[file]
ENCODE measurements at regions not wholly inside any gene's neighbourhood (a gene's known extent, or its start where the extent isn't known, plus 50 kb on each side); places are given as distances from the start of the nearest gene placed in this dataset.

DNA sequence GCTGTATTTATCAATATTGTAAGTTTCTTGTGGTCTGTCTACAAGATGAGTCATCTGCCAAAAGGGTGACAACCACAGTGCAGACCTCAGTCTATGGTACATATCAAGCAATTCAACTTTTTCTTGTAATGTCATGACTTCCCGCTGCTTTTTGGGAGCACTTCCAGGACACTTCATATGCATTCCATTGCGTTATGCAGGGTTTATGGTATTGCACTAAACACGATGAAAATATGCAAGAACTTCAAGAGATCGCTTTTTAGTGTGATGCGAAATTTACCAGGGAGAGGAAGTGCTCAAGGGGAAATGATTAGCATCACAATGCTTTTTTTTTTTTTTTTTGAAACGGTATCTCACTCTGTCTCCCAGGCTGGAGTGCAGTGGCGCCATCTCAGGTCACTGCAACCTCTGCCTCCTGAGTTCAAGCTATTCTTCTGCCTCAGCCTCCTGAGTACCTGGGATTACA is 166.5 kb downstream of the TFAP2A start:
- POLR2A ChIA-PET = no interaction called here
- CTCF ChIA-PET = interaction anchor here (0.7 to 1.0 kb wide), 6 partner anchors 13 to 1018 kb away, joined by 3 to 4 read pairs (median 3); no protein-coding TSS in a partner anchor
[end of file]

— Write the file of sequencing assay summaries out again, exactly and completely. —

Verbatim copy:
ENCODE measurements at regions not wholly inside any gene's neighbourhood (a gene's known extent, or its start where the extent isn't known, plus 50 kb on each side); places are given as distances from the start of the nearest gene placed in this dataset.

DNA sequence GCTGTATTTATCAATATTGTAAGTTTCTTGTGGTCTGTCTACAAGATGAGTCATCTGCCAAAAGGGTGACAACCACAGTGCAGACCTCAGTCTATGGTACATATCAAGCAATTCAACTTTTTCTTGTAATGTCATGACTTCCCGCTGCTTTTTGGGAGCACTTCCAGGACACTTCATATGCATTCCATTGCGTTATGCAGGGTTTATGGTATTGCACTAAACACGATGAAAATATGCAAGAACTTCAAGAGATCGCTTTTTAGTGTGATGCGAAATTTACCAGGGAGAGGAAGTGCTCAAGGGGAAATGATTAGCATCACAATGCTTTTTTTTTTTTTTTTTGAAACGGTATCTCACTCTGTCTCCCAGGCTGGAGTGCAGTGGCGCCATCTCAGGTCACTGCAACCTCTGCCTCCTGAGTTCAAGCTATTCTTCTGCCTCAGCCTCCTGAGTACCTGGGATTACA is 166.5 kb downstream of the TFAP2A start:
- POLR2A ChIA-PET = no interaction called here
- CTCF ChIA-PET = interaction anchor here (0.7 to 1.0 kb wide), 6 partner anchors 13 to 1018 kb away, joined by 3 to 4 read pairs (median 3); no protein-coding TSS in a partner anchor